The Morning Report
Get the news and information you need to take on the day.
Local hotel owners are voting right now on whether to raise the taxes that their guests must pay. These are the pesky add-ons that make great deals at the Best Western in Poughkeepsie or the Marriott in Pittsburgh turn out not quite as awesome as they sound.
Hotel owners get different numbers of ballots based on a few factors. Some will have more influence over the vote. Who gets the most votes? The city still won’t tell us — or you.
It’s a tax hike that will raise more than $1 billion. The public ought to know who’s deciding whether to levy it.
Our reporter Liam Dillon has been pressing City Attorney Jan Goldsmith to provide the details. Goldsmith says he’s still figuring out what to do. Dillon’s story has more details, and you can watch our San Diego Explained video to understand how the tax will be levied and where the money will go.
Dillon also compiled a reader’s guide about the Convention Center expansion.
DeMaio: It’s Now OK to Keep Arts Funding Percentages
A percentage of the money collected from the city’s existing 10.5 percent hotel-room tax is sent to arts organizations.
At a forum Monday at The Old Globe, all four mayoral candidates said they want the city to keep giving the same amount or more.
Councilman Carl DeMaio, in fact, says he plans to double the funding during his two terms as mayor. (Yes, two terms. He’s thinking ahead.)
But in his much-touted Roadmap to Recovery financial plan, he proposes cutting the grants by 25 percent.
What gives? Our Kelly Bennett, who reports on arts and ideas and has a major focus on financial issues, asked him to explain.
DeMaio says the cut to arts funding outlined in his financial plan is no longer needed. Follow his reasoning here.
Bilbray’s Big and Bogus Claim
“It took an act of Congress just to hold a sailboat race in San Diego,” said Rep. Brian Bilbray the other day, making a point about the importance of bipartisanship and his role in supposed legislation. It’s a bogus claim, San Diego Fact Check finds, so egregious that it gets a “huckster propaganda” verdict.
A ‘Fiscal Bomb’
In opinion, Chris Brewster, the city’s former chief lifeguard, says the pension reform initiative is a “fiscal bomb,” while Dan Palmatier likes 401(k)s for public officials but not stock options.
Possible Hate Crime and Murder in El Cajon Worries Nation
The New York Times has moving photos and a troubling summation of the beating death of an Iraqi woman in El Cajon.
“Whatever the police eventually determine, the crime has shattered the sense of security for Iraqi immigrants in El Cajon, exposing cultural tensions and distrust that have often simmered just below the surface since the Sept. 11 attacks in 2001,” the Times writes.
The Detroit Free-Press reports that the FBI is on the case.
Romney’s Car Elevator Rises in the News
Mitt Romney’s La Jolla home is in the news again, and it’s not because its blueprint was drawn on an Etch-a-Sketch. Politico discovered that a renovation project will include a car elevator for a split-level, four-car garage. The story says Romney has paid a lobbyist $21,500 to push San Diego city officials to approve the project.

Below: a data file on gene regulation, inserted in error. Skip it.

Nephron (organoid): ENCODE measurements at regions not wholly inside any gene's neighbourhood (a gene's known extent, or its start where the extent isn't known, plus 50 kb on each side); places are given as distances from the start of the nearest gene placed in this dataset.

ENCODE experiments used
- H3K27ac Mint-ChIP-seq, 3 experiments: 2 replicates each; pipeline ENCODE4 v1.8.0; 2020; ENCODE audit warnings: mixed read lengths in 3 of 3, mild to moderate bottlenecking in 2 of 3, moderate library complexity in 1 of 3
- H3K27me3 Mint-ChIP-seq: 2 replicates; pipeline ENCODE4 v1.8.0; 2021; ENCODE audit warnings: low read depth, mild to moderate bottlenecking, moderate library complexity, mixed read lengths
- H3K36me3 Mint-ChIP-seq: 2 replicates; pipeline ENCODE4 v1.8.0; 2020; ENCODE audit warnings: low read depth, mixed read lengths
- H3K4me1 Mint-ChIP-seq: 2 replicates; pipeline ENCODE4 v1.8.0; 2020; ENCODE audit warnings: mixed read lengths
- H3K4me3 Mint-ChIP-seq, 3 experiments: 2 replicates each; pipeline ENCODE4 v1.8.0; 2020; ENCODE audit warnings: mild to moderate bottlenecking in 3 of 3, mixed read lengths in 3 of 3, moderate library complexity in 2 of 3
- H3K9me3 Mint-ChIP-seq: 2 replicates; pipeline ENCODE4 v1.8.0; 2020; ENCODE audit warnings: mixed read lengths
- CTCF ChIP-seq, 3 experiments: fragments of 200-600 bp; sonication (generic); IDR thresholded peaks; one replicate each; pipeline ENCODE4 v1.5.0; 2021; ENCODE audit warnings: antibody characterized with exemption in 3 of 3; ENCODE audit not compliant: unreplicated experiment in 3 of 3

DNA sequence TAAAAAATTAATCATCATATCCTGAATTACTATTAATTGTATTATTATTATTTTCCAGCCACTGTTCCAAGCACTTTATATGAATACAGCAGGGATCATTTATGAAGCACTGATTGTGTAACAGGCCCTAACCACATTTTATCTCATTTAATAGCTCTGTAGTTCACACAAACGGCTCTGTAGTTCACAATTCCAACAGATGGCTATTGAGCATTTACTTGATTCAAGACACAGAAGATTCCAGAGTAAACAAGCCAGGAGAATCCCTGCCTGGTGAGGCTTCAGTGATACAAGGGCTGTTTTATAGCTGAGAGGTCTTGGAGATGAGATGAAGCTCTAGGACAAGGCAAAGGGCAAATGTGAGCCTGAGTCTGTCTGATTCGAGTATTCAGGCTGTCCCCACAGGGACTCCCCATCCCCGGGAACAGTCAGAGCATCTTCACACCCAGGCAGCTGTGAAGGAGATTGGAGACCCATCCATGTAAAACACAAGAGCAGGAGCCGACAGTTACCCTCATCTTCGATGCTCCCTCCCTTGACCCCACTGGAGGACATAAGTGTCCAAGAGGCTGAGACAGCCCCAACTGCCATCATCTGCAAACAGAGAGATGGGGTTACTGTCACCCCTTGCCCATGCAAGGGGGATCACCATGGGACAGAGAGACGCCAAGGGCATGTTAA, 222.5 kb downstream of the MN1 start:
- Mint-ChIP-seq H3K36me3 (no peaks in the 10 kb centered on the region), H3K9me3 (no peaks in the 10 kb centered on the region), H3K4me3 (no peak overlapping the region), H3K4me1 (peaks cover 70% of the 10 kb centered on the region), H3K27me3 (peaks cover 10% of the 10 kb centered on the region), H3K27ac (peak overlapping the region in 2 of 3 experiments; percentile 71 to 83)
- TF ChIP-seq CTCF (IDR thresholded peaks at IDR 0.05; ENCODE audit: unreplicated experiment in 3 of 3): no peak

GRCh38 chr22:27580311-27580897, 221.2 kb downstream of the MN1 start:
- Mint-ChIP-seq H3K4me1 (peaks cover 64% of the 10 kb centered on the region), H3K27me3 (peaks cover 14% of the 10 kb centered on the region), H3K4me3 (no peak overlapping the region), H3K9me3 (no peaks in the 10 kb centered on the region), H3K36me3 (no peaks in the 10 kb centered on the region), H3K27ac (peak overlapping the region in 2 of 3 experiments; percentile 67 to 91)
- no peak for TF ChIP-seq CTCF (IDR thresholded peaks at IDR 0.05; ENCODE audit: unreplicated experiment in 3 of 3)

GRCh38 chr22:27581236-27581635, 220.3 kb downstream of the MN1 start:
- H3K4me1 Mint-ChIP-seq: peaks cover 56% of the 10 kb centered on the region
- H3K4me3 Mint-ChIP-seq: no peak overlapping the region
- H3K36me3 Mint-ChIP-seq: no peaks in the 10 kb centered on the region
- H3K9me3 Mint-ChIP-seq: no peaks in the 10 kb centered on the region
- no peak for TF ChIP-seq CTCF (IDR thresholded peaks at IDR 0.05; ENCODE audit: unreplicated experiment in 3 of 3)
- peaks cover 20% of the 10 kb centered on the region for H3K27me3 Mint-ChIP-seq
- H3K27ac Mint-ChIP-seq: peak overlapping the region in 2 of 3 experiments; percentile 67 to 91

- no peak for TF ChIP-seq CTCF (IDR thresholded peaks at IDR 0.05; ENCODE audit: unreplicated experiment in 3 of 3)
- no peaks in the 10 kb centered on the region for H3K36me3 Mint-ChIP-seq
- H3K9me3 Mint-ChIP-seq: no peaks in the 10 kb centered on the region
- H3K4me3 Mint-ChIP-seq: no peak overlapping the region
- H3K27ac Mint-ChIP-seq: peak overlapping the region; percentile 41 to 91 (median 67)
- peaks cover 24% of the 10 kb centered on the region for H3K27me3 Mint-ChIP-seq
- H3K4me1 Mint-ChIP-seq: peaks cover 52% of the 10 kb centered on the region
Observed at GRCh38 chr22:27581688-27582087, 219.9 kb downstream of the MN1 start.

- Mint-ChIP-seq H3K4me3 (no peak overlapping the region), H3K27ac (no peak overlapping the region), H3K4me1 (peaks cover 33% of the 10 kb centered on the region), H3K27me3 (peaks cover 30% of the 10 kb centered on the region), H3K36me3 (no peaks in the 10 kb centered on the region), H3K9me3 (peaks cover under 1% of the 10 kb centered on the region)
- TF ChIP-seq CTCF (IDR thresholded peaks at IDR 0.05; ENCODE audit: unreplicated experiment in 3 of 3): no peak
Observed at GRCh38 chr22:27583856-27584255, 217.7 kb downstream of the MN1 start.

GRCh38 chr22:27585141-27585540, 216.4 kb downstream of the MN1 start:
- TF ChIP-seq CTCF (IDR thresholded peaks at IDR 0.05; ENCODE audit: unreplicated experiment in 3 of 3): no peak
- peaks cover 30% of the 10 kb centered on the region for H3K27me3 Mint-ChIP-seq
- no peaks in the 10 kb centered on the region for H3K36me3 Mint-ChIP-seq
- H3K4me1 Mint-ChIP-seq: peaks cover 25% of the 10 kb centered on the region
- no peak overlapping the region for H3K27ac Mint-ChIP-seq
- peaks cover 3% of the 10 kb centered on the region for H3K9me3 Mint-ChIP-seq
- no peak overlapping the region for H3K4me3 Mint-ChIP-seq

El Cajon’s Theater to Go and More Arts News
The weekly Arts Report, an aggregation bonanza for culture lovers, has links to news about El Cajon’s performing arts theater (which might become a luxury hotel), the demise of the Neurosciences Institute auditorium as a free place for arts groups to gather, and a less-than-positive review of opera star Renee Fleming.
Quick News Hits
• Home prices slumped in January, our real estate guru Rich Toscano reports.
• San Diego’s Security Business Bank is being acquired by AmericanWest Bank.
• Federal officials won’t allow the San Onofre nuclear plant to power up “until operator Southern California Edison fully understands the ‘unusual wear’ observed inside the plant’s recently-replaced steam generators,” the NC Times reports. If the plant doesn’t get up and running by summer, there’s a chance that we could face rolling blackouts.
• Someone didn’t earn their green eggs and ham this week. Audrey Giesel, the widow of Theodor “Dr. Seuss” Giesel (and a mighty sweet lady), woke up Monday morning to discover that the statue of the Lorax at her La Jolla home had been stolen, NBC 7 San Diego reports.
The 2-foot tall statue is one of two in the world. The home’s manager “believes the thieves dragged the 300-pound statue down the home’s hill, over a fence and possibly into a car.” He says he’ll accept the return of the statue and won’t press charges. But if the thief or thieves don’t cough it up, he says, they’ll be charged.
• The collection of creatures formerly known as the Wild Animal Park is holding a public vote to name an 18-year-old condor chick, the U-T reports. (I refuse to call the place by its new name, the San Diego Zoo Safari Park. Oh darn it!)
The choices are Maxa’lam, Saticoy and Moyomin. They’re words from the Chumash language and not, as I initially assumed, the medications that my parents take each morning.
Please contact Randy Dotinga directly at firstname.lastname@example.org and follow him on Twitter: twitter.com/rdotinga.